Wednesday, July 29, 2015

Lebogang Tlhako - Me and my film cameras

Lebogang Tlhako is a 27-year-old South Africa-based photographer who loves taking portrait and self-portrait with her Canon A-1, “It's my companion and I go everywhere with it.”

Lebogang joined with us in few film photography projects last year and now coming back to share some interesting analogue photos that she shot with her film camera.

See more of her work at:

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Interview with Teresa Queirós

Teresa Queirós is a 28 year-old Portugal-based photographer who is living in Lisbon. She joined with us in a film photography project in October, 2014 and today we invited her coming back in an interview to share more of her work.

- Hi Teresa, can you introduce some more about you?
 I'm a 28-year-old Portuguese photographer. I'm deeply interested in us, humans: our nature, our stories, what makes us predictable and unpredictable, our truth, our lies, what is swept under the rug, our choices, how we cope, how we don't.

- You use both digital and film cameras. How do you use them both? And do you have a preference between the two?
 I will always prefer analogue to digital. I only use digital when I have to do a photoshoot that involves a considerate amount of pictures and/or is more about candid shots. Other than that, analogue is my choice. It's magic.

- Your personal work focuses mainly on beautiful girls, why this choice?
 I think my work doesn't focus so much on beautiful girls as it focuses on femininity. With that said, we don't really choose what inspires us, I guess, you do what you feel like it's right, or beautiful, or pertinent. For my emotional portraits, that always carry a feminine ambience, women are the perfect vessels.

- Who and what are some of your influences?
 The World is my influence! Anything can influence and inspire me, I think. From the smallest detail to a beautiful forest, or a movie, or an event, or a song. Nevertheless, we are living in the Internet era! And when you're a part of websites like Flickr, Tumblr, Pinterest, etc, you really are opening yourself to a never-ending universe of imagery. So, you're not only influenced by your experiences and personal vision, but also everyone else's. In this sense, your work is never just "you". And I, personally, like this grey area very much. Reminds me of how we're all connected, unconsciously creating together.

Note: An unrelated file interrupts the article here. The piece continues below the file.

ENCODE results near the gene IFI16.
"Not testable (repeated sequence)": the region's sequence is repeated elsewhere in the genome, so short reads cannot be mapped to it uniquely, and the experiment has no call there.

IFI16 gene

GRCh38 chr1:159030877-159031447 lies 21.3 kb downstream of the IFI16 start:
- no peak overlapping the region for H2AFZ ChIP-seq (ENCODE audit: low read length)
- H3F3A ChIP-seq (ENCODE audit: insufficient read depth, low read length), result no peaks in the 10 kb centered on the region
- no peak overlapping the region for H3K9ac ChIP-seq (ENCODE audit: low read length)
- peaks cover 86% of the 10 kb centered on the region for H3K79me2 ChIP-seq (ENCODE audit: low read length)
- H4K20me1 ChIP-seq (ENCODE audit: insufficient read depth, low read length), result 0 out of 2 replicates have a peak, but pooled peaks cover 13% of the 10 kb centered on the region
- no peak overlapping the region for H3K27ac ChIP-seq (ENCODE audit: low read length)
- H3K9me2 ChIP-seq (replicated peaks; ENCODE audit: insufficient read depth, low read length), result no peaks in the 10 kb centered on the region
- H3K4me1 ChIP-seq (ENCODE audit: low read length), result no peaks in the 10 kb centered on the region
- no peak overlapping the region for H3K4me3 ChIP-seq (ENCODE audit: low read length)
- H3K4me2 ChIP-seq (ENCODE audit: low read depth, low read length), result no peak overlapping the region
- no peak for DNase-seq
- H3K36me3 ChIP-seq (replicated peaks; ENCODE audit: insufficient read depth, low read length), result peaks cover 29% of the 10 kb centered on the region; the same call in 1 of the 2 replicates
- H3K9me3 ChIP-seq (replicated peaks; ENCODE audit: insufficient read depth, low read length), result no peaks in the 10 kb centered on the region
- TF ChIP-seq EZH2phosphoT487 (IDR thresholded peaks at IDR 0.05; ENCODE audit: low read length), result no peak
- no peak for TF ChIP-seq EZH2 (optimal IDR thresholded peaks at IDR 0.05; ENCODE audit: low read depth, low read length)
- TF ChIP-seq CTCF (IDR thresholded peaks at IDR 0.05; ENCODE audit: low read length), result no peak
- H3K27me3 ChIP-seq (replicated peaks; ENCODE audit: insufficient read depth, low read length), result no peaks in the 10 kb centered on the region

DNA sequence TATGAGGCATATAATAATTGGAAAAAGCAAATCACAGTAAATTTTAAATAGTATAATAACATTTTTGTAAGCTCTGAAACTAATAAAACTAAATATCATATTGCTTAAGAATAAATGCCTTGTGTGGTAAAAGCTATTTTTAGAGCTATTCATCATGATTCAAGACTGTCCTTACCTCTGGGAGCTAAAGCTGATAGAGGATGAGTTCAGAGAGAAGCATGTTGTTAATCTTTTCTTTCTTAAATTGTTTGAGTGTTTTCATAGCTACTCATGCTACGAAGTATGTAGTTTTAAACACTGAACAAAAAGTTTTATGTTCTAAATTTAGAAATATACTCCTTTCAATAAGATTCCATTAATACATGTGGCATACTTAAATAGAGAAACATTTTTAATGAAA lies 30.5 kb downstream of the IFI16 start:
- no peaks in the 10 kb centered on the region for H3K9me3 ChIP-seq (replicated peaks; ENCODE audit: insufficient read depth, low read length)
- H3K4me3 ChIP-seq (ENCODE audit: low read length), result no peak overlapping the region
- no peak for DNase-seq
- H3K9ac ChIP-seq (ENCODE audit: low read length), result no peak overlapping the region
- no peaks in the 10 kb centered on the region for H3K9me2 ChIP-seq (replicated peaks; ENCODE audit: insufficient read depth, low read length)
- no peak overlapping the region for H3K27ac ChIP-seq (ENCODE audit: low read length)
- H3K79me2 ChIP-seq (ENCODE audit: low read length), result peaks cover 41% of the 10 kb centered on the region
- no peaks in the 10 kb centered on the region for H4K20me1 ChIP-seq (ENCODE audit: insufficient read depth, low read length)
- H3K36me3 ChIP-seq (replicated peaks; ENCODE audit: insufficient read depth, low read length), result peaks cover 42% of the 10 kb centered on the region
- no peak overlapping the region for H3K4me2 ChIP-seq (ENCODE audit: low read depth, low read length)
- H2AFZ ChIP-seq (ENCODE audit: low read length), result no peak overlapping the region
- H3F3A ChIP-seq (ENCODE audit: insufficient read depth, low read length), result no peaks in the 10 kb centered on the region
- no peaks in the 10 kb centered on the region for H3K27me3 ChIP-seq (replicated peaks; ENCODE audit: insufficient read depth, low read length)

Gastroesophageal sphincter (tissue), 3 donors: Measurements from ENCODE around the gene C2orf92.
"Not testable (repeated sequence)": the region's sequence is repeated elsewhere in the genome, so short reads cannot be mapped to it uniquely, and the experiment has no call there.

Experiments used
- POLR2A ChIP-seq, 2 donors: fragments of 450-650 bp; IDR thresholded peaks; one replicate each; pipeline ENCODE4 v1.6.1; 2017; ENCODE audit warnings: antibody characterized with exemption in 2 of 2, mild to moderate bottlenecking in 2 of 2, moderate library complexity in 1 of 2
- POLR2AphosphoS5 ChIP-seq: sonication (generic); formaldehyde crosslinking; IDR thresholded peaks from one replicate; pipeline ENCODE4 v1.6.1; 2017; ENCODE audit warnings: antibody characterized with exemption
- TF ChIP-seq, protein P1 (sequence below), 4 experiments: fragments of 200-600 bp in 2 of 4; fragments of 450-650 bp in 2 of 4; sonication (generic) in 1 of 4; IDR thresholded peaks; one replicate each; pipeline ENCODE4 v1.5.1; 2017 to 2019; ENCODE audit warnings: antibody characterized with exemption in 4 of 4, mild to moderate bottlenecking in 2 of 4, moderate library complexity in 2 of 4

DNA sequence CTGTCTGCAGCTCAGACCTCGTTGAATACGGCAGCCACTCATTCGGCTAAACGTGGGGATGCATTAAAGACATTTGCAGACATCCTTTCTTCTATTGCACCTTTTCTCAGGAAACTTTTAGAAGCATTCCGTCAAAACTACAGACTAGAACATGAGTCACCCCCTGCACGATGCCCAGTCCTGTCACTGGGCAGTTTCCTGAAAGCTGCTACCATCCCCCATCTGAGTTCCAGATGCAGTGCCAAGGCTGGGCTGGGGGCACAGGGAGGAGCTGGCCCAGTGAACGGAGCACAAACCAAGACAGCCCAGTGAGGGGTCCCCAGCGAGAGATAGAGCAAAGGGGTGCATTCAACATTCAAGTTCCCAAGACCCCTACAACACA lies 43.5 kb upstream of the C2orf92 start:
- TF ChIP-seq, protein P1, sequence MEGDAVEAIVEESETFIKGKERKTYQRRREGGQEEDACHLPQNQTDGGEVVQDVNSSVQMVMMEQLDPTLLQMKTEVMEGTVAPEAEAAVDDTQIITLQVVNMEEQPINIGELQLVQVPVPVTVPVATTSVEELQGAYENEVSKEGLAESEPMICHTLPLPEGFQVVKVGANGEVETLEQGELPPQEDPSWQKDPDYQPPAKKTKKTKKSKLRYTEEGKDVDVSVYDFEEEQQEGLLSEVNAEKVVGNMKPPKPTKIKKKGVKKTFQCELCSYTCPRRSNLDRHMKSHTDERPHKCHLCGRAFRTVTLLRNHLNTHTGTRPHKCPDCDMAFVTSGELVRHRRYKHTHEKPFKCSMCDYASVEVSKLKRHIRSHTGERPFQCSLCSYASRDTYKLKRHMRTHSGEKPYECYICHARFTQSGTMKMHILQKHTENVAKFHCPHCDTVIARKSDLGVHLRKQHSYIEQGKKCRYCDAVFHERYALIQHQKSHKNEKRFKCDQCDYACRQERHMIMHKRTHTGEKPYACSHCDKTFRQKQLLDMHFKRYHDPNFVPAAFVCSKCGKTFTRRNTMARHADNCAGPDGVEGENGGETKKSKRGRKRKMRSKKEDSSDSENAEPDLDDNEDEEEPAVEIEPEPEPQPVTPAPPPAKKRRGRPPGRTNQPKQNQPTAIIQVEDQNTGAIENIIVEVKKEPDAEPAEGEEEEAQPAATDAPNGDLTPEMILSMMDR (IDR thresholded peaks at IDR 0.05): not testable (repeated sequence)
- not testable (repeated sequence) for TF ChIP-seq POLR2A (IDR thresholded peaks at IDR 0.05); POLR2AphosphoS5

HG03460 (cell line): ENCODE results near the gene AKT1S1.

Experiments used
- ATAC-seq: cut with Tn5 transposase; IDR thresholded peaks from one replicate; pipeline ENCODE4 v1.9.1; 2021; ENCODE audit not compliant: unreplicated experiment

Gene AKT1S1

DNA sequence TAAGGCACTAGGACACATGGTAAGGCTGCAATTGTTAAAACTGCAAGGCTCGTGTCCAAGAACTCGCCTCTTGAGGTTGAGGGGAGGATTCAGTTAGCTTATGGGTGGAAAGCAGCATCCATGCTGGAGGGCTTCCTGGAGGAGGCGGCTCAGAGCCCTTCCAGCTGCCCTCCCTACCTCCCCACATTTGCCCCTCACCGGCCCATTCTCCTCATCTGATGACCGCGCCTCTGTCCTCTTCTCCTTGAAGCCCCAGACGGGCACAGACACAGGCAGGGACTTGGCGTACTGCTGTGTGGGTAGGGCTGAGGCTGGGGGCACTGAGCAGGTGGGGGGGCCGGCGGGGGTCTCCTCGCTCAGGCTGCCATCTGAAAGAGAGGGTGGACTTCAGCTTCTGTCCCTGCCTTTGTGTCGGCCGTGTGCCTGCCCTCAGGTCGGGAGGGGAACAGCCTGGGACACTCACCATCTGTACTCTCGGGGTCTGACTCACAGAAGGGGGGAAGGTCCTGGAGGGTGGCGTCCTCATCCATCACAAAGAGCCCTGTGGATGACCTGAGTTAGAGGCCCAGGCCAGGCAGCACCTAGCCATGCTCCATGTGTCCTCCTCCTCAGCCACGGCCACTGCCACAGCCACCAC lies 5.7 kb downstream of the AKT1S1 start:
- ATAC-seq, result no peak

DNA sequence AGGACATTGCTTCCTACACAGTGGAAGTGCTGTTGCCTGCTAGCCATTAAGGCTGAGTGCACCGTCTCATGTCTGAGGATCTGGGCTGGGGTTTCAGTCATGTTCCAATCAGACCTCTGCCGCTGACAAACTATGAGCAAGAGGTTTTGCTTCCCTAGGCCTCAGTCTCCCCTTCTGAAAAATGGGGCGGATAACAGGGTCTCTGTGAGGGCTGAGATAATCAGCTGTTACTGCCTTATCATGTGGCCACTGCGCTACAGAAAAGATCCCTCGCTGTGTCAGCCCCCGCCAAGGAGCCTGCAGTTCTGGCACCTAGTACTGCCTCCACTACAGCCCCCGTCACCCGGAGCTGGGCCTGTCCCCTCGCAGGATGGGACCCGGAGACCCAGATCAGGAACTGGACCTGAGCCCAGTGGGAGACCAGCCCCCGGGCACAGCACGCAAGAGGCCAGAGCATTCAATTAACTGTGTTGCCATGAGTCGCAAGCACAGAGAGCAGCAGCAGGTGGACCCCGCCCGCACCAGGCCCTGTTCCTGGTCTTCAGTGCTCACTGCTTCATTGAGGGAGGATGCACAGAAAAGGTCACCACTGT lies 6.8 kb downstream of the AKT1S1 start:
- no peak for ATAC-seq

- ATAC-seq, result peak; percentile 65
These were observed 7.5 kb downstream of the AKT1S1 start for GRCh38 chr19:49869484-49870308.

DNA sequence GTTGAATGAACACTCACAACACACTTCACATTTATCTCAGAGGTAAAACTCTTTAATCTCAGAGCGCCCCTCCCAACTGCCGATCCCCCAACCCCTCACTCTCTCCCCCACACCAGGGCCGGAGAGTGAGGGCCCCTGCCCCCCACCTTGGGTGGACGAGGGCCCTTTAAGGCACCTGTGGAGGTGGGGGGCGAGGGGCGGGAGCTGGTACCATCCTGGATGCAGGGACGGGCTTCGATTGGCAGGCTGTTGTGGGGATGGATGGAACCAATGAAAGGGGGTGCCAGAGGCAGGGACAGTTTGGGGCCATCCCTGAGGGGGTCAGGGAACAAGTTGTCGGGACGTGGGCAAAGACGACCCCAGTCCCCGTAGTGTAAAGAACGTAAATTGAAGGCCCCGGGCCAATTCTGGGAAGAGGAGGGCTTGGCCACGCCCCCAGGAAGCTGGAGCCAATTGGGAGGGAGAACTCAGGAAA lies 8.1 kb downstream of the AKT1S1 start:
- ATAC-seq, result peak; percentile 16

- Do you have any ongoing/future photography projects?
I have many for the future. I hope I can make them happen. "If you can dream it, you can do it," right?

- A lot of people are into photography today, what would you say to them to inspire them more?
I'm glad that so many people are enjoying life in a more visual way, being struck by it's beauty and wanting to capture it. I wish that it's genuine and makes them feel good, and I hope they have fun. At the end of the day, it's all about doing whatever feels good (and right) to you. Follow your instincts!

Teresa, thank you for the interview!

See more of her work at:

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Tuesday, July 28, 2015

Bird of Paradise Flower

Strelitzia is a genus of five species of perennial plants, native to South Africa. It belongs to the plant family Strelitziaceae. The genus is named after the duchy of Mecklenburg-Strelitz, birthplace of Queen Charlotte of the United Kingdom.

A common name of the genus is bird of paradise flower, because of a resemblance of its flowers to the bird of paradise.

Bird of Paradise by RiskyKiwi

Lightheartedness by sealdi

my bird of paradise by Riex

PARADISE by MacroMarcie

RVP50 R02-04 by alkanphel

Bird of Paradise by Colin Murdoch Studio

Bird of Paradise by James Harr's Photos

Bird of Paradise by photosbychinwe

Bird of Paradise by fridut

flower power by *SΛM

Bird of Paradise by Majtek862

Bird of Paradise by ChrisAC

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Brandon Wilson - 5 things I love about Film

America based-photographer Brandon Wilson who joined with us in few film photography projects before now coming back to share the reasons that make him still love shooting film in another project called 5 things I love about Film.

1. The process. It's not about guessing and checking. It forces you to be knowing of your craft. To be disciplined.

2. The look. Digital cameras have come a long way, but the texture, the colour, the richness and life of film emulsion can't be fully replicated.

3. The fear. Did I expose properly? Is the camera functioning correctly? Did the lab develop it right? Do I have enough shots left on this roll? It's exciting. To be certain, yet always questioning.

4. It's tangible. It's right there in your hands. You can see it and feel it.

5. The relationships. With the shop owners that sell me film.The technicians at the lab who process and develop my images. The subjects in front of my lens who become excited and nostalgic at the use of film. I would miss that.

See more of his work at:

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